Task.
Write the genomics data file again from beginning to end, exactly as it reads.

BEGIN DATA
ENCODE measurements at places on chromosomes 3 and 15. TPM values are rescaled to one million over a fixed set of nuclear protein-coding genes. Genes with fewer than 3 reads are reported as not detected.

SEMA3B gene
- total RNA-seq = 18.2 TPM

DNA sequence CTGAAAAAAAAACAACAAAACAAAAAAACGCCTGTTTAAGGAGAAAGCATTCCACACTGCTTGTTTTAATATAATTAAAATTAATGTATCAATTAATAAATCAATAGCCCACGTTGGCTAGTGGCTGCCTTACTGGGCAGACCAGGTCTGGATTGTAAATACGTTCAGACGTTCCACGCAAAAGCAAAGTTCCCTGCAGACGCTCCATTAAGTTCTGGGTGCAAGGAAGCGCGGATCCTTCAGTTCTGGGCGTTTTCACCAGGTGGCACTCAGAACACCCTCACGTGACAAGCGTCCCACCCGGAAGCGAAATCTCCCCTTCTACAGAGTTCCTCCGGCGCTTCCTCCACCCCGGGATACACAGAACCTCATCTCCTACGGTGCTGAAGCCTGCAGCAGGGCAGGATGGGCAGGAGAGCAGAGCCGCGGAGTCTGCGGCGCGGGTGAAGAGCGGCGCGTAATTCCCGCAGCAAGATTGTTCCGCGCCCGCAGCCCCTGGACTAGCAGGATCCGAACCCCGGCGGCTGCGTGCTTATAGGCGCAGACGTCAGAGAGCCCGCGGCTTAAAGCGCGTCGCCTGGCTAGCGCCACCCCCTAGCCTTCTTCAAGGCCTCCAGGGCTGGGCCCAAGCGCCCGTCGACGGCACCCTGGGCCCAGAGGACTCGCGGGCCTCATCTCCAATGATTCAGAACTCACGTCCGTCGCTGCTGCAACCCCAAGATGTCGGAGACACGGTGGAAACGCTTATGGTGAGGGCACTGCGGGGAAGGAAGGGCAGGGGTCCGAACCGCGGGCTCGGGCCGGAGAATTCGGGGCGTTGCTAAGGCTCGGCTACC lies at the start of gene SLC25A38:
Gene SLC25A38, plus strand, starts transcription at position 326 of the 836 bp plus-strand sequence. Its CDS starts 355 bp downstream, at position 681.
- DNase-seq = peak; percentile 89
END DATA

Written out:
ENCODE measurements at places on chromosomes 3 and 15. TPM values are rescaled to one million over a fixed set of nuclear protein-coding genes. Genes with fewer than 3 reads are reported as not detected.

SEMA3B gene
- total RNA-seq = 18.2 TPM

DNA sequence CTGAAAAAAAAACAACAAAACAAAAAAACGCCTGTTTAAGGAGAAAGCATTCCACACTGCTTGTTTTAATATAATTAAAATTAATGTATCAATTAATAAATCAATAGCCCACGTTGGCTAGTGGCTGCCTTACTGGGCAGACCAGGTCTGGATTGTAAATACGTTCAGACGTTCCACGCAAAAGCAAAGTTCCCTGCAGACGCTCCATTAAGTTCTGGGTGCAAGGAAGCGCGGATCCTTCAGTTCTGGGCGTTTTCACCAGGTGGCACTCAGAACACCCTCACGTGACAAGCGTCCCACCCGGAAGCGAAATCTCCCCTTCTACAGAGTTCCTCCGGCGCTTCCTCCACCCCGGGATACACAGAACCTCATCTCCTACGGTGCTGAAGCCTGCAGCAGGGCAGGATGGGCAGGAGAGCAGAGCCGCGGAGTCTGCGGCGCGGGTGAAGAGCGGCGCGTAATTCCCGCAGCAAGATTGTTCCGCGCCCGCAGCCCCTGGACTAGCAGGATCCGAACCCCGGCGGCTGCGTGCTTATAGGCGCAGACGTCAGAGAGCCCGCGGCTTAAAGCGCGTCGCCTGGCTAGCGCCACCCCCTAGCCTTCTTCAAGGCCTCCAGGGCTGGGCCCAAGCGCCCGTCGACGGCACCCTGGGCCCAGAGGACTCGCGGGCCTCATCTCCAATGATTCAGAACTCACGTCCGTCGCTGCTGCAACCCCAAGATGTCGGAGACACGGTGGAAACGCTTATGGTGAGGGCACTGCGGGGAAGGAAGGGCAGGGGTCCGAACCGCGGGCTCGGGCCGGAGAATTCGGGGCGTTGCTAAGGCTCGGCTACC lies at the start of gene SLC25A38:
Gene SLC25A38, plus strand, starts transcription at position 326 of the 836 bp plus-strand sequence. Its CDS starts 355 bp downstream, at position 681.
- DNase-seq = peak; percentile 89